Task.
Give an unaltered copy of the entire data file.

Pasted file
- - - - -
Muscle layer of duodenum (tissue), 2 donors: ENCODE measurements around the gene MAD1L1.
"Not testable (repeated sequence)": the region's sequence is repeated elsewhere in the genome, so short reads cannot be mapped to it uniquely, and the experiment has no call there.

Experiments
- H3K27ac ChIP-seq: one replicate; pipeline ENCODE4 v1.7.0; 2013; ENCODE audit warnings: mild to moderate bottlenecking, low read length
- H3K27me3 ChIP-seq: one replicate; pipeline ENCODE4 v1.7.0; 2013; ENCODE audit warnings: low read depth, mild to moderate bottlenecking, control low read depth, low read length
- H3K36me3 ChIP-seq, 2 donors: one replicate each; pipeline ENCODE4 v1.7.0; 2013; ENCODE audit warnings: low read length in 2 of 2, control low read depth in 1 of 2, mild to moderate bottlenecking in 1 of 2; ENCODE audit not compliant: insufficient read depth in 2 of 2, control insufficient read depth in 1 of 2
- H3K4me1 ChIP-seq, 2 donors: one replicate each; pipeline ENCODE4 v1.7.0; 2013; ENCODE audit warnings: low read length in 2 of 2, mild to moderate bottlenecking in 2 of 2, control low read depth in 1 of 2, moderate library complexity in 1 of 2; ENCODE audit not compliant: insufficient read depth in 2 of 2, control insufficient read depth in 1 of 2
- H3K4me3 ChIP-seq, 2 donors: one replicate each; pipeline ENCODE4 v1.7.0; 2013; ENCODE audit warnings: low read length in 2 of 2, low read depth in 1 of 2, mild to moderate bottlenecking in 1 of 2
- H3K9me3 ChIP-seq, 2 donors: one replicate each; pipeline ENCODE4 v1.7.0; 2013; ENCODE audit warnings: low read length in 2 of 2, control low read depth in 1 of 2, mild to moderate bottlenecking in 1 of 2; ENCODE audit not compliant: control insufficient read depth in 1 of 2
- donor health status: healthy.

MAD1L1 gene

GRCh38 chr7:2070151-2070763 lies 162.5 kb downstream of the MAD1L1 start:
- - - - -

Muscle layer of duodenum (tissue), 2 donors: ENCODE measurements around the gene MAD1L1.
"Not testable (repeated sequence)": the region's sequence is repeated elsewhere in the genome, so short reads cannot be mapped to it uniquely, and the experiment has no call there.

Experiments
- H3K27ac ChIP-seq: one replicate; pipeline ENCODE4 v1.7.0; 2013; ENCODE audit warnings: mild to moderate bottlenecking, low read length
- H3K27me3 ChIP-seq: one replicate; pipeline ENCODE4 v1.7.0; 2013; ENCODE audit warnings: low read depth, mild to moderate bottlenecking, control low read depth, low read length
- H3K36me3 ChIP-seq, 2 donors: one replicate each; pipeline ENCODE4 v1.7.0; 2013; ENCODE audit warnings: low read length in 2 of 2, control low read depth in 1 of 2, mild to moderate bottlenecking in 1 of 2; ENCODE audit not compliant: insufficient read depth in 2 of 2, control insufficient read depth in 1 of 2
- H3K4me1 ChIP-seq, 2 donors: one replicate each; pipeline ENCODE4 v1.7.0; 2013; ENCODE audit warnings: low read length in 2 of 2, mild to moderate bottlenecking in 2 of 2, control low read depth in 1 of 2, moderate library complexity in 1 of 2; ENCODE audit not compliant: insufficient read depth in 2 of 2, control insufficient read depth in 1 of 2
- H3K4me3 ChIP-seq, 2 donors: one replicate each; pipeline ENCODE4 v1.7.0; 2013; ENCODE audit warnings: low read length in 2 of 2, low read depth in 1 of 2, mild to moderate bottlenecking in 1 of 2
- H3K9me3 ChIP-seq, 2 donors: one replicate each; pipeline ENCODE4 v1.7.0; 2013; ENCODE audit warnings: low read length in 2 of 2, control low read depth in 1 of 2, mild to moderate bottlenecking in 1 of 2; ENCODE audit not compliant: control insufficient read depth in 1 of 2
- donor health status: healthy.

MAD1L1 gene

GRCh38 chr7:2070151-2070763 lies 162.5 kb downstream of the MAD1L1 start: